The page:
Miss Saigon | Performing Arts Review | Chicago Reader

Miss Saigon 

MISS SAIGON, at the Auditorium Theatre. This production has everything you'd want in a big-budget musical: huge sets and cast, a full orchestra, eye-popping stage pictures, dance numbers that go on for days. Everything, that is, except a beautiful score, believable characters, and a story compelling enough to keep your interest for two and a half hours. But who needs those things when you've got a show that's both sleazy and sentimental, sermonizing and voyeuristic, pompous even as it tut-tuts pomposity?

Alain Boublil and Claude-Michel Schonberg's 1989 hit, a follow-up to their overblown Les Miserables, retells Puccini's Madama Butterfly: shifting the setting from 19th-century Japan to late-20th-century Vietnam, it focuses on a Saigon prostitute who falls in love with (and gets knocked up by) an American GI. But this cloying show retains none of the original's force, drama, or heartbreaking beauty, packed as it is with nitwit characters, predictable plot twists, and forgettable tunes.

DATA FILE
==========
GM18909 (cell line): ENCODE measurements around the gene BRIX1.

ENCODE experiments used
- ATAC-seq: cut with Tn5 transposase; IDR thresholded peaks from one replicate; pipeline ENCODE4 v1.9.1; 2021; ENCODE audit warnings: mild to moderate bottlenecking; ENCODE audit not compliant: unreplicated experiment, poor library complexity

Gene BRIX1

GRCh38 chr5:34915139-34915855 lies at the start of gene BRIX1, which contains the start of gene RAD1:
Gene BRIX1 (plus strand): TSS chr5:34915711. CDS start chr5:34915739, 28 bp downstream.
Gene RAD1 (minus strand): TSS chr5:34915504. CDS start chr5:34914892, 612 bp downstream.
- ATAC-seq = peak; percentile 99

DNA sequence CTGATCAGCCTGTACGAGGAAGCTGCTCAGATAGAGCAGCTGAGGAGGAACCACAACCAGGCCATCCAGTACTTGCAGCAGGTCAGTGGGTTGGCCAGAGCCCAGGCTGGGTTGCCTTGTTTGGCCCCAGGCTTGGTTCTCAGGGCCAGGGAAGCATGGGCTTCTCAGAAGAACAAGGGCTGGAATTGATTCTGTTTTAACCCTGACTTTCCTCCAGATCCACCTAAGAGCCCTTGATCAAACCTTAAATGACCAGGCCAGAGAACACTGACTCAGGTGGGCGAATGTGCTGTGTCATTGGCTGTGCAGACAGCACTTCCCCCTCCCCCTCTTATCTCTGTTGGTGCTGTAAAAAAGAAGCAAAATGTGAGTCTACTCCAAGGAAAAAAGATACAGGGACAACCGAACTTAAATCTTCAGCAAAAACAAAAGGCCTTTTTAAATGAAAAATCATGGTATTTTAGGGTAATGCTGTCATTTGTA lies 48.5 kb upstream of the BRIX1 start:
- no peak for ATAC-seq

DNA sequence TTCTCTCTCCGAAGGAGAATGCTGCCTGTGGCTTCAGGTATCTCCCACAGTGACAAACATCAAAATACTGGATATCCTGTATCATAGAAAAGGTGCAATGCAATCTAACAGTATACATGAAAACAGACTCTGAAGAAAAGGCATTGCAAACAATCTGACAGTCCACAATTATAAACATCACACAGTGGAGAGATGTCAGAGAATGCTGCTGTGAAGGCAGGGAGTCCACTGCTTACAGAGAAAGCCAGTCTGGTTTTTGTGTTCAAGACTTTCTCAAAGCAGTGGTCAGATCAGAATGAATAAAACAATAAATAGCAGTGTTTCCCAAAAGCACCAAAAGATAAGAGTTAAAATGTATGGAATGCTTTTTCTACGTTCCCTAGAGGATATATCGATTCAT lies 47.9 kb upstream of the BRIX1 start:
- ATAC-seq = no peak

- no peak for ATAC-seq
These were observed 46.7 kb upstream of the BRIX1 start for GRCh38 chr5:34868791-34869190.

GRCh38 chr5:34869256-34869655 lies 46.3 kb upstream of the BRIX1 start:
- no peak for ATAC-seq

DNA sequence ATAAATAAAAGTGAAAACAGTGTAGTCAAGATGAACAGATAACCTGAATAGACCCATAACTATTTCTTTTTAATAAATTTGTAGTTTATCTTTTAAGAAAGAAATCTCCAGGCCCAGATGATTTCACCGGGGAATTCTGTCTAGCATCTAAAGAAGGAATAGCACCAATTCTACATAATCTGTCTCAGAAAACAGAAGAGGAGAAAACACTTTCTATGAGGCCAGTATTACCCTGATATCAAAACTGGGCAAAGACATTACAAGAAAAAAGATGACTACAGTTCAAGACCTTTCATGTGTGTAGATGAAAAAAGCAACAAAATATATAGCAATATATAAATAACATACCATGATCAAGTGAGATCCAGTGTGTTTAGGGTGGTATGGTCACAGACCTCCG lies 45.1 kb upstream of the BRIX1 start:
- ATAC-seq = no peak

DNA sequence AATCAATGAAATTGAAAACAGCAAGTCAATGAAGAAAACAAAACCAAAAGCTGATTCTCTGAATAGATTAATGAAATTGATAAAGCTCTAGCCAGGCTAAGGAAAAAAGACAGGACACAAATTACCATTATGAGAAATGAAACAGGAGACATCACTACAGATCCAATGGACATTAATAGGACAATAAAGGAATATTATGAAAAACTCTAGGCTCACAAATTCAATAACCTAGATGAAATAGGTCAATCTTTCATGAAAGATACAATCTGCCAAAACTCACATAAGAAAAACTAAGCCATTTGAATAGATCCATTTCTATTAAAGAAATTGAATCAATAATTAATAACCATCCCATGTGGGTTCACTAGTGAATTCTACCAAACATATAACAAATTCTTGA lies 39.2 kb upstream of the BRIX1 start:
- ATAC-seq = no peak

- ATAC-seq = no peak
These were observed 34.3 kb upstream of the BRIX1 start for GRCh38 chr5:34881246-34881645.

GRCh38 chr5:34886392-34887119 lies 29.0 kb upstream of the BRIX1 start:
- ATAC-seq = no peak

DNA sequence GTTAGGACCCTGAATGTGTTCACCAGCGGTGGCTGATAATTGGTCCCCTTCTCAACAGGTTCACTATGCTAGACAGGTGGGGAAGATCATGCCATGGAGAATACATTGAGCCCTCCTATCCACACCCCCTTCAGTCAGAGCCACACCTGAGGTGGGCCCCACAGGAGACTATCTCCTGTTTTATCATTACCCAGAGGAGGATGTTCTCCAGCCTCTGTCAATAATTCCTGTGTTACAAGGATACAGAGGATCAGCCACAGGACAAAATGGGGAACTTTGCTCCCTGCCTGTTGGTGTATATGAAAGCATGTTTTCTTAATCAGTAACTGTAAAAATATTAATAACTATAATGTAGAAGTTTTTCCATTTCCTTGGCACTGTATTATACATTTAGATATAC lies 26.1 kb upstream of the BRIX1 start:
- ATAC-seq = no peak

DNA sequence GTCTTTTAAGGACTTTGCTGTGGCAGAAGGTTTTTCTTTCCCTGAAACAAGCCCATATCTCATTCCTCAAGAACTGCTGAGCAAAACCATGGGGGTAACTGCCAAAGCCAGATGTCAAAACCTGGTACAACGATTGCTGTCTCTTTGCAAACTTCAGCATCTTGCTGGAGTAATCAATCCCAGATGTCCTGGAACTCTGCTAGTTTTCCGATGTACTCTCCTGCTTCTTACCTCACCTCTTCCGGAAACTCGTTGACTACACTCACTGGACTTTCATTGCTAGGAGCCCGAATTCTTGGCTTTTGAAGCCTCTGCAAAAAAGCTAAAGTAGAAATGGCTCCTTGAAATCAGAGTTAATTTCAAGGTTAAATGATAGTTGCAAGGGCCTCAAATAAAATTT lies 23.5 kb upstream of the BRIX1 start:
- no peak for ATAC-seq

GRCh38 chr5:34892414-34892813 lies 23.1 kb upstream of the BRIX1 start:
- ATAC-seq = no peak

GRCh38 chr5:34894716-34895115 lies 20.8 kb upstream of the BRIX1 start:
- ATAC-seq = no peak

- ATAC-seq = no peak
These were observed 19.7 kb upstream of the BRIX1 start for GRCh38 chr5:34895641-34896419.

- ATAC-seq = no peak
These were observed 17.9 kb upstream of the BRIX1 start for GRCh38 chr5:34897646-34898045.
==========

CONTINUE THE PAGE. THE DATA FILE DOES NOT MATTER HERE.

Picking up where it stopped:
This particular staging seems even noisier, shallower, and more annoying than the production that came through Chicago in the early 90s. Everyone is so heavily miked they might as well be lip-synching to the original cast album. And to top it off, there's so little chemistry between the romantic leads--Will Swenson and Mika Nishida--that they actually seem repelled by each other. The publicists are saying this will be the last time Miss Saigon plays Chicago. Let's hope they keep their word.

--Jack Helbig

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